Of all the Christian virtues that are difficult to practice, I think forgiveness is probably the hardest. As the mark of the Christian, it is deep, symbolic, and telling.
The gospels have several stories on forgiveness, probably the most succinct and direct being the “Our Father.” Forgive us, as we forgive those who sin against us. In the monastic life, it was often pointed out to me that this prayer says, in effect: God look at me. And as I forgive or do not forgive, that is how I want you to treat me.
But I think it is more. I think forgiveness says I accept my vulnerability. I acknowledge my mess up. I see that I am not perfect, and so will not expect another to be what I am not. It is me saying, okay, you offended me, hurt me, abused me. But I will not set that act in stone. Just as I do not always do the right thing, I will give you to freedom to be human and imperfect as well. I will see this for what it is…human frailty.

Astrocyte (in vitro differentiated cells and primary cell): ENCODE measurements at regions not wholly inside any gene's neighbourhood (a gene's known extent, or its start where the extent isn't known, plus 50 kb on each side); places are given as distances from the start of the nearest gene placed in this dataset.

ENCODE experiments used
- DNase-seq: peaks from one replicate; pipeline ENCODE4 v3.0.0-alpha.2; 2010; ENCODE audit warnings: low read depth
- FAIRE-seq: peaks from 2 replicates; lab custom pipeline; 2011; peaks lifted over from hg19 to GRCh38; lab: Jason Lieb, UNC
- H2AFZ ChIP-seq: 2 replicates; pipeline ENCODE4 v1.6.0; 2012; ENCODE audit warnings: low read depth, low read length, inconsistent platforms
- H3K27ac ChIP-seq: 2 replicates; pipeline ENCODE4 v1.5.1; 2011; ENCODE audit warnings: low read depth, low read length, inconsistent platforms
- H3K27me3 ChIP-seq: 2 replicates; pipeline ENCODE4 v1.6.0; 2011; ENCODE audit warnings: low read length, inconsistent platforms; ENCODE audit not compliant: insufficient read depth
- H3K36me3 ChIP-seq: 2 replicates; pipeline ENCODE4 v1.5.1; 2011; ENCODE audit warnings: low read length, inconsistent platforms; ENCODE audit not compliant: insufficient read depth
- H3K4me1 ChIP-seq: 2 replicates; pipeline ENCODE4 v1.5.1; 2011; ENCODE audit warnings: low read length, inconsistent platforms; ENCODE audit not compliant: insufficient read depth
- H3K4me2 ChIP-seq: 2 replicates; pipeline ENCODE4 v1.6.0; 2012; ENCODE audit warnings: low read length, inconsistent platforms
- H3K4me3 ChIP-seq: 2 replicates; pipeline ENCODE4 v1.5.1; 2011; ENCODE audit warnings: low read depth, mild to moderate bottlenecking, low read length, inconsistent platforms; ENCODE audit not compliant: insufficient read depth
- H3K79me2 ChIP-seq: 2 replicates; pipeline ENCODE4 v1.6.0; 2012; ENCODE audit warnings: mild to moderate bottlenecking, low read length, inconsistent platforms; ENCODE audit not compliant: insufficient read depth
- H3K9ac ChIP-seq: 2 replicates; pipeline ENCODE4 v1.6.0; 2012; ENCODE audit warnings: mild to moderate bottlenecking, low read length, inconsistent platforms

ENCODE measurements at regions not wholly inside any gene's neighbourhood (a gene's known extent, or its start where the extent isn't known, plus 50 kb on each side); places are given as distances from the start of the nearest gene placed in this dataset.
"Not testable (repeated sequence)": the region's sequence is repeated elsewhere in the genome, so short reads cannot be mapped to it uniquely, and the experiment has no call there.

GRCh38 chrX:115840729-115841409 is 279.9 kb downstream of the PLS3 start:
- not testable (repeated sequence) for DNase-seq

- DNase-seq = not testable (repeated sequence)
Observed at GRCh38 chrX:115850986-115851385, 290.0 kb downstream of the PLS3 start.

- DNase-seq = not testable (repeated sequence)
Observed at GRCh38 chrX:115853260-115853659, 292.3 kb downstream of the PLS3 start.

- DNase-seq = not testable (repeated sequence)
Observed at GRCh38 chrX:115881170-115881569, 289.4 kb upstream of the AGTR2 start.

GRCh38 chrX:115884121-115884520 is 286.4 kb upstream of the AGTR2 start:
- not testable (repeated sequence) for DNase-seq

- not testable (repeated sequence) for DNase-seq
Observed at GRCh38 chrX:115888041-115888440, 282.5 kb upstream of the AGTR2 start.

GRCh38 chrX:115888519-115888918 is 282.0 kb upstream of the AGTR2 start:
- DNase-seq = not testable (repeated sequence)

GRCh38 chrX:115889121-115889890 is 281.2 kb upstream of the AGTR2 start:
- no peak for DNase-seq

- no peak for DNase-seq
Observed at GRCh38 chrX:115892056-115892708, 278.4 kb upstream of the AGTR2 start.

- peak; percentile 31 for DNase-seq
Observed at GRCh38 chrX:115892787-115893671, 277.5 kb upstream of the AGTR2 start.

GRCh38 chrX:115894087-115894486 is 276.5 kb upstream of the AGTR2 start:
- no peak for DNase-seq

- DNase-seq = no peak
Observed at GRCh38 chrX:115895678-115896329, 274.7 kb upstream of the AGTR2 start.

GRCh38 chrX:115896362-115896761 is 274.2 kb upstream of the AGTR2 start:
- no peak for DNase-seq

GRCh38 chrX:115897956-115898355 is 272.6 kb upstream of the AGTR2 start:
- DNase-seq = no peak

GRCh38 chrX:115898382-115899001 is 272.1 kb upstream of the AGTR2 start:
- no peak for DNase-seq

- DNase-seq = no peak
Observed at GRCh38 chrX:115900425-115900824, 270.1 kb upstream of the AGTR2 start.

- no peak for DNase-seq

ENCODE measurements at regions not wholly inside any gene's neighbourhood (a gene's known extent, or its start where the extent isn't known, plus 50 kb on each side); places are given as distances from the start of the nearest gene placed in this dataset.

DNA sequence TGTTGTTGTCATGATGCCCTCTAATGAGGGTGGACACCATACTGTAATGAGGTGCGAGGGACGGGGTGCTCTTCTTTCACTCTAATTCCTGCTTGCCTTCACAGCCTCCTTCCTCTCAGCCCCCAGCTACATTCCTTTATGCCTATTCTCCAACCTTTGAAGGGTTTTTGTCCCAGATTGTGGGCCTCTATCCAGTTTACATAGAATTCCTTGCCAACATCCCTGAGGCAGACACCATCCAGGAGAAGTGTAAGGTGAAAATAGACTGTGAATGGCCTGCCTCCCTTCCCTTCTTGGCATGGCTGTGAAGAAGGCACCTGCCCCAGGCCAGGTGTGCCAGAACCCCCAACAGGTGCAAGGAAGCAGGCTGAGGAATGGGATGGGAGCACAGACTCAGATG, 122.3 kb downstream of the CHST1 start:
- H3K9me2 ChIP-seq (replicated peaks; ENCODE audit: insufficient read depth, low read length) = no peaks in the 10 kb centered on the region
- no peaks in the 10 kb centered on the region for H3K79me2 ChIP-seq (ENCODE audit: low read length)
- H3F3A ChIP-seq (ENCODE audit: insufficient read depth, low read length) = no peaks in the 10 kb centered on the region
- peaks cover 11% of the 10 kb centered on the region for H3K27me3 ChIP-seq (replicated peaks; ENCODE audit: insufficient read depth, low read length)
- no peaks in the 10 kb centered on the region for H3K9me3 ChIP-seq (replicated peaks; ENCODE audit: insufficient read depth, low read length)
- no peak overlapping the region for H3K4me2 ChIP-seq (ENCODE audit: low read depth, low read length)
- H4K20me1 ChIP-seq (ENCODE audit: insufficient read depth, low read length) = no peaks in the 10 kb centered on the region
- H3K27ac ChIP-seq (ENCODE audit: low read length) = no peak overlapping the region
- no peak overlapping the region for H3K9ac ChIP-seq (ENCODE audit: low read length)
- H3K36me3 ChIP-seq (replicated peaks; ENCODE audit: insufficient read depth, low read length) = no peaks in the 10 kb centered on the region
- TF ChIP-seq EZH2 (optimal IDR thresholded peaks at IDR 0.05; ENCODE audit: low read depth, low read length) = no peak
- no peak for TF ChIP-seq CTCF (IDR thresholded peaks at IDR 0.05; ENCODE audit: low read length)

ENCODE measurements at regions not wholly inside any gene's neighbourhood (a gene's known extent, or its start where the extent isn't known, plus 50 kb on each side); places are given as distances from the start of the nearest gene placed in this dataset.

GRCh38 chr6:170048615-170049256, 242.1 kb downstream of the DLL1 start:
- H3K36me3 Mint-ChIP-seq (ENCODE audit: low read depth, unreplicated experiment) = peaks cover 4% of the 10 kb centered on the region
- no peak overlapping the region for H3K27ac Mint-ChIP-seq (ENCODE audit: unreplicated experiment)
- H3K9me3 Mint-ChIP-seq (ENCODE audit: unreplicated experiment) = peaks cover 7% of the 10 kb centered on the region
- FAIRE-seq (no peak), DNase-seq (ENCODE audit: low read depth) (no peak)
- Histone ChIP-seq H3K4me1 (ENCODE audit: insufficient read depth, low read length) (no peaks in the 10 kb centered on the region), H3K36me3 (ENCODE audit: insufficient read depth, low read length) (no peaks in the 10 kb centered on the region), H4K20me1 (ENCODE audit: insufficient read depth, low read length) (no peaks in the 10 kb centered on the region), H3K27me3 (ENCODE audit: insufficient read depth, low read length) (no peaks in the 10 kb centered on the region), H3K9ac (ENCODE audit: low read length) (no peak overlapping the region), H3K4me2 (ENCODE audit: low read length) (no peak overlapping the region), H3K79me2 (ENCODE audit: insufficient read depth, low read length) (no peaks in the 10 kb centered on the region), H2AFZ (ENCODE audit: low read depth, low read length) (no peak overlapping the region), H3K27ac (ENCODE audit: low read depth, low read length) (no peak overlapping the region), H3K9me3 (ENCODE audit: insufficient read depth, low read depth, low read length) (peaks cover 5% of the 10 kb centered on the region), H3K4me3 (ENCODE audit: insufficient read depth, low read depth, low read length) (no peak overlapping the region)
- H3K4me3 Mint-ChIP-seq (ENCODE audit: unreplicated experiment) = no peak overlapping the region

I think failure to forgive is telling. I think it means I have not accepted my own vulnerability, and so cannot accept the vulnerability of another. It says I am not secure. It says I am still clinging to the fallacy that it is possible to be perfect.
Psychologists and counselors will tell you, forgiveness is not only good, but necessary for your mental health. Jesus would tell you, forgiveness is good for your peace of mind. It is good for your soul. It is good for your heart. To forgive is to acknowledge your own human status. It is to accept that I am not the only one who does not get it right all the time. It is to have the gentle heart and the open eyes that says, yea, we are all in this together.